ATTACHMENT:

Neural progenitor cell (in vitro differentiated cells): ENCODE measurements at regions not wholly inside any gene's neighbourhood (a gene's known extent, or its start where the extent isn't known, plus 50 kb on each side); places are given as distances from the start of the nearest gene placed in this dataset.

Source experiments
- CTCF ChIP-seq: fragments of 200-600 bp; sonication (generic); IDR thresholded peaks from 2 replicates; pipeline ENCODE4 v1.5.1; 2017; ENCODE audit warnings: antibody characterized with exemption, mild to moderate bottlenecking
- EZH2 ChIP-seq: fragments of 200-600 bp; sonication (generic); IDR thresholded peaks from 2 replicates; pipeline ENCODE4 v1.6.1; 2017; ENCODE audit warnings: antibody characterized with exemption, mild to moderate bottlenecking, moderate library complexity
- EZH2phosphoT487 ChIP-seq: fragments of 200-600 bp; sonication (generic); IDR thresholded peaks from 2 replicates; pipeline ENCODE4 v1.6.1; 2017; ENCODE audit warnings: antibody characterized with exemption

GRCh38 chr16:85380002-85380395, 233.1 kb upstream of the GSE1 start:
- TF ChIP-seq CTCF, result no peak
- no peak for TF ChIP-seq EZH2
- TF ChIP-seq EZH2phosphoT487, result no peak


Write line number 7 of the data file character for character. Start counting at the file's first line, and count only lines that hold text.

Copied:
- TF ChIP-seq CTCF, result no peak